Author: Claire Cancilla
In the Republican presidential debate Nov. 10, Marco Rubio declared, incorrectly, that “welders make more money than philosophers. We need more welders and less philosophers.” This is not the first time that politicians, usually Republicans, have decried the value of liberal arts and the humanities. Earlier this year, Rubio also stated that he did not believe it is “worth borrowing $40,000 to be a Greek philosophy major. Because the market for Greek philosophers is tight.”
The problem is that these assertions assume that someone who majors in philosophy is going to become a philosopher. In his attempts to discredit the value of a liberal arts education, Rubio misses the reason that the liberal arts are necessary: students with a liberal arts education are prepared to become anything they want, not just what they major in — a trait that is particularly relevant in an ever-changing job market.
There is no single subject that can prepare someone for all the careers they may have in their lifetime. Liberal arts, however, provide a background in transferable writing, thinking and communication skills that can extend to multiple fields. And all careers require the ability to think critically, look at a problem from a variety of viewpoints and communicate a message, which liberal arts programs and institutions teach.
Rubio’s statements and promise to defund the liberal arts do not even align with the reality of what employers want out of job candidates. According to an article in The Atlantic, 93 percent of employers believe that critical thinking skills learned from a liberal arts background are more important than what their major was. Occupational schools such as the United States Military Academy at West Point and the Culinary Institute of America teach their students liberal arts because they acknowledge the importance of learning transferable critical thinking and communication skills.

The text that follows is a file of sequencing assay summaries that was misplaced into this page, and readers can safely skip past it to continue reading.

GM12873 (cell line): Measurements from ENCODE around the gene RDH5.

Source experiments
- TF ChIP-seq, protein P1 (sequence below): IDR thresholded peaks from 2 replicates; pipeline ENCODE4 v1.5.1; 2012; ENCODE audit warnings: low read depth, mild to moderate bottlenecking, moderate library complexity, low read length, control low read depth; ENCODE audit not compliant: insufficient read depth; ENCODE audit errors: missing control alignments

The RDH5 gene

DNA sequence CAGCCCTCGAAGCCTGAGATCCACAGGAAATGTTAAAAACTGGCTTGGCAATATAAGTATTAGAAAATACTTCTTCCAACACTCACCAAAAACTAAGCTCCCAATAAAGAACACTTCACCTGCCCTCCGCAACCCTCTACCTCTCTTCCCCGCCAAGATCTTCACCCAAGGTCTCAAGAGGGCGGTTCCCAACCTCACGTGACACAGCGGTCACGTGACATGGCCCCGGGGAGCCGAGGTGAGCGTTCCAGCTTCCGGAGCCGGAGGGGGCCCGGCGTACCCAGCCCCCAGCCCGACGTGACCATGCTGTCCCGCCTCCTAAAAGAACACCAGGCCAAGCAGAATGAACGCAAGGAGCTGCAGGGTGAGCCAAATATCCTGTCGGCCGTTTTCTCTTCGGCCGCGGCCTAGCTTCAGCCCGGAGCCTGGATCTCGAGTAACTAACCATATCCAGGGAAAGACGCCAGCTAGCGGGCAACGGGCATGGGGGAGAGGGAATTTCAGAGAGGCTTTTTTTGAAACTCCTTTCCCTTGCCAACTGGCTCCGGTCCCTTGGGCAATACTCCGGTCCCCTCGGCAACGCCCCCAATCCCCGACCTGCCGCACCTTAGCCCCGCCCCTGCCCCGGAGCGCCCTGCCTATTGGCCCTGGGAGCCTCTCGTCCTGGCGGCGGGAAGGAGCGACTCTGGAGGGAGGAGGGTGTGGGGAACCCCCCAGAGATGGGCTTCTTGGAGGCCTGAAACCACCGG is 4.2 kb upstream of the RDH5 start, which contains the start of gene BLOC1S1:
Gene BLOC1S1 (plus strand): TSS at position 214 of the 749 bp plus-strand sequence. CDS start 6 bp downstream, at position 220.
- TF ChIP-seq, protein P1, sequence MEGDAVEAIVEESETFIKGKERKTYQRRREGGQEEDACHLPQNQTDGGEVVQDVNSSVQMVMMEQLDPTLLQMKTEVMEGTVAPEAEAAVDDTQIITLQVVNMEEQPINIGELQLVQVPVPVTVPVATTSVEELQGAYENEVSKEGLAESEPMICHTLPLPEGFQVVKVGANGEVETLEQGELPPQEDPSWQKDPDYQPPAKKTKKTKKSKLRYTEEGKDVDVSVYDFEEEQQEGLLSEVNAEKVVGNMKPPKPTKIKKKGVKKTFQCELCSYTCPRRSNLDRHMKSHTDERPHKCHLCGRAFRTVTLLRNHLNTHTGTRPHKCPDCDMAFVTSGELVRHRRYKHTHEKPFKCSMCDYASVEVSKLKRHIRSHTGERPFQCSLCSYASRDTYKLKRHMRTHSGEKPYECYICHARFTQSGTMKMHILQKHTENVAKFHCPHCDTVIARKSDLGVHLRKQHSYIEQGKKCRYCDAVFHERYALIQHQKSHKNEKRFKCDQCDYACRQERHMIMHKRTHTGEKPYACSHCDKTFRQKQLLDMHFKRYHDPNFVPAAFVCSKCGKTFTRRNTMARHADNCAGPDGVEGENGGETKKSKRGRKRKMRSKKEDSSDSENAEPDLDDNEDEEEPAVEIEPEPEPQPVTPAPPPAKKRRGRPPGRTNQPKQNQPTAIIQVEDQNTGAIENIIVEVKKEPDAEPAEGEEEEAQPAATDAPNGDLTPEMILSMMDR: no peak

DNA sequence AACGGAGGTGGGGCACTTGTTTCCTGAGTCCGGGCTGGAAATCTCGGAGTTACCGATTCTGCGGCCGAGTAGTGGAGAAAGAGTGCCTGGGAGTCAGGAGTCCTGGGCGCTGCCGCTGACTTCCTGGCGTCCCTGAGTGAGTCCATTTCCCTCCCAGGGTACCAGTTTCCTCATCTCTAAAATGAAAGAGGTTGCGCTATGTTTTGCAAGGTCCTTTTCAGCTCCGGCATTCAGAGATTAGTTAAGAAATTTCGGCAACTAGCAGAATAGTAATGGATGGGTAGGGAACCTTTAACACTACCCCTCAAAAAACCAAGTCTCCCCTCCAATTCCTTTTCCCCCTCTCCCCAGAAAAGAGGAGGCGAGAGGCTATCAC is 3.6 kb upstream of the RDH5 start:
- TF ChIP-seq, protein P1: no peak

By encouraging students to earn degrees that provide an immediately apparent career path, politicians are not preparing students for a job market that is constantly changing. The fear of unemployment upon graduation is very real for college students, but the fear of unemployment should not dictate what they major in.
A liberal arts background can prepare a student to go into the field of their major. But it can also train them to go into business like Susan Wojciki, the CEO of Youtube who majored in history and literature, or government like California Governor Jerry Brown, who majored in classics. The comprehensive nature of a liberal arts education has already shaped many contributive members of society.
Additionally, students rarely know what they want to do with the rest of their life when they enter college. Rates of students changing majors vary depending on the university, but the figures are still significant. At University of Florida, 61 percent of students change their major at least once before graduation. At Princeton that rate is even higher, at 70 percent.
In 2013, Christina Paxson, an economist and the President of Brown University, wrote an article for the New Republic about the long-term benefits of the liberal arts.
“Our focus should not be only on training students about the skills needed immediately upon graduation,” she said. “The value of those skills will depreciate quickly. Instead, our aim is to invest in the long-term intellectual, creative and social capacity of human beings.”
Society needs welders and it needs occupational degrees. But society also needs philosophers and the liberal arts. To encourage students to get a degree that is supposed to equal immediate employment is not only unrealistic considering the constantly changing landscape of the American economy, but a hindrance to the development of cultural society. The economy of the United States is pluralistic and needs people who have the transferable skills that liberal arts provide.
Claire Cancilla is a senior history major. She can be reached at email@example.com.
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